/gnu/include, you specify: --with-ncurses=/gnu
You will need the ncurses package only if your system does not
provide a compatible curses. If after compiling, the program
says that it can't resolve the has_colors function, then you need
the ncurses package or you may always go back to the included SLang
Use this flag to force the Midnight Commander to use a SystemV
type ncurses, the optional directory specifies where should
the C compiler find the include files.
You use this flag on SunOS machines if you want to use SunOS 4.x
curses instead of ncurses. You don't need this flag if you don't
have ncurses installed: it's only needed to force the usage of
SunOS curses over ncurses.
`configure' also accepts and ignores some other options.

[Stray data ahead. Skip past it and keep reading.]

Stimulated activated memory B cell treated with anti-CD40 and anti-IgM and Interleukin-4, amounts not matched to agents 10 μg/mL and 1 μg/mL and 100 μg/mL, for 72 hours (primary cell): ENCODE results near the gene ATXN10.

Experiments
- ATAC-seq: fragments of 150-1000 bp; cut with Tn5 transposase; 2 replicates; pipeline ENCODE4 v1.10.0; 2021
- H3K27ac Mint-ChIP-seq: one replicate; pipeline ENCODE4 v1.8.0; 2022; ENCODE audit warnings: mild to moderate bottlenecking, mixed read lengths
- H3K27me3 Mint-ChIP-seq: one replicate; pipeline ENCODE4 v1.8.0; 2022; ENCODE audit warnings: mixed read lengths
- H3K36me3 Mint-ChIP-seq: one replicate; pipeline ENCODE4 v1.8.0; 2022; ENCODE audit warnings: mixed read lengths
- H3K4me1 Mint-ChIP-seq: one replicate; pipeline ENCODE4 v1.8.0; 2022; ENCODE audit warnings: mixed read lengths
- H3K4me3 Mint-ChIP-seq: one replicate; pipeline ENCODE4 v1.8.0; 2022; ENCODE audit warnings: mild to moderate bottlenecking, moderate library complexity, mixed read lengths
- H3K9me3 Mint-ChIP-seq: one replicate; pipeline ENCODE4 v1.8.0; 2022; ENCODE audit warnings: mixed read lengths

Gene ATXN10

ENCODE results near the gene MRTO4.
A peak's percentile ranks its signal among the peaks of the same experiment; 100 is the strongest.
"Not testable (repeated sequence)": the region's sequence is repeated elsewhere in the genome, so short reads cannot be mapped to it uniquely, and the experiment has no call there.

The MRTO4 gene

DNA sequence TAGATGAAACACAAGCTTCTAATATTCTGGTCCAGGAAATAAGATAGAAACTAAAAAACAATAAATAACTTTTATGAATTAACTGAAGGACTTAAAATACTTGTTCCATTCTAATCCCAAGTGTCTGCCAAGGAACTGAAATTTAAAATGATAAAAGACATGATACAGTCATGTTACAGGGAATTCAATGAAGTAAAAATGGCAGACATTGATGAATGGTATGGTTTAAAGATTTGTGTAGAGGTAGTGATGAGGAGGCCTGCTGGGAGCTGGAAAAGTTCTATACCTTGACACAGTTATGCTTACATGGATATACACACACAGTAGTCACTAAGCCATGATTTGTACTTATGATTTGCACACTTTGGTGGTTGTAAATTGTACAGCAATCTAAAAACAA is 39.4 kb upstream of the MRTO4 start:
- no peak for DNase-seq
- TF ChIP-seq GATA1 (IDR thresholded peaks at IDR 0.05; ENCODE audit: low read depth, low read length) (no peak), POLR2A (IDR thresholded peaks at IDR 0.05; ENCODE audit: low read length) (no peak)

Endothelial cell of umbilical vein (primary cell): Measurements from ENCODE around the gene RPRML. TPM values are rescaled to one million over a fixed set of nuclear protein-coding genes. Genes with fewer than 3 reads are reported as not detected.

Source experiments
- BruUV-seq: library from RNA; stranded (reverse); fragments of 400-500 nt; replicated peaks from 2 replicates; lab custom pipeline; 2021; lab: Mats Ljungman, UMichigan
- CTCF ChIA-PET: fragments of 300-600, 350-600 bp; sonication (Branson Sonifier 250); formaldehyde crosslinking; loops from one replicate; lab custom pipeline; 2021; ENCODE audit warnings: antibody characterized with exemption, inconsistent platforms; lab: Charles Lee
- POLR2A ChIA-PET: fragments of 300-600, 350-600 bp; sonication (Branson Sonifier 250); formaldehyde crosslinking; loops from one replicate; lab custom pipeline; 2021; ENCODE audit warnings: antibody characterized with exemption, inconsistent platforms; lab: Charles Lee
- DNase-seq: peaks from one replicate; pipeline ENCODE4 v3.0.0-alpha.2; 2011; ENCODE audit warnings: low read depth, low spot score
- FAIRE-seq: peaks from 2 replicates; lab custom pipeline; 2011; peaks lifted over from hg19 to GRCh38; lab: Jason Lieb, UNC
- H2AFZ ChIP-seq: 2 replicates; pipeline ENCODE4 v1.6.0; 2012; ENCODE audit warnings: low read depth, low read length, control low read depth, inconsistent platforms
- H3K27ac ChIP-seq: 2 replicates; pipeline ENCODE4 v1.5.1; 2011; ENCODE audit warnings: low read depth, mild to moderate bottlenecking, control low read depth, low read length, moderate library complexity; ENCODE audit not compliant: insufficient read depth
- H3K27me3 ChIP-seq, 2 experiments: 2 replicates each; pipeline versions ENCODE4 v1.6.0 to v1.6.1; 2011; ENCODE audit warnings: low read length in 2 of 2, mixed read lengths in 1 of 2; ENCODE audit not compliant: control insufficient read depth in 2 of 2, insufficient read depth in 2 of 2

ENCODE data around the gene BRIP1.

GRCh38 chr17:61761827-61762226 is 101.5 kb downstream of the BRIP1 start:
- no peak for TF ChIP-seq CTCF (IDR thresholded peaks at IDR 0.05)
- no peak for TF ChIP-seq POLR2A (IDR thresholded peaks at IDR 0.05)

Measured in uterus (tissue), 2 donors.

On systems that require unusual options for compilation or linking
that the package's `configure' script does not know about, you can give
`configure' initial values for variables by setting them in the
environment. In Bourne-compatible shells, you can do that on the
command line like this:
CC='gcc -traditional' LIBS=-lposix ./configure
On systems that have the `env' program, you can do it like this:
env CC='gcc -traditional' LIBS=-lposix ./configure
Here are the `make' variables that you might want to override with
environment variables when running `configure'.
For these variables, any value given in the environment overrides the
value that `configure' would choose:
- Variable: CC
C compiler program. The default is `cc'.
- Variable: CFLAGS
The default flags used to build the program.
- Variable: INSTALL
Program to use to install files. The default is `install' if you
have it, `cp' otherwise.
For these variables, any value given in the environment is added to
the value that `configure' chooses:
- Variable: LIBS
Libraries to link with, in the form `-lfoo -lbar...'.
If you need to do unusual things to compile the package, we encourage
you to figure out how `configure' could check whether to do them, and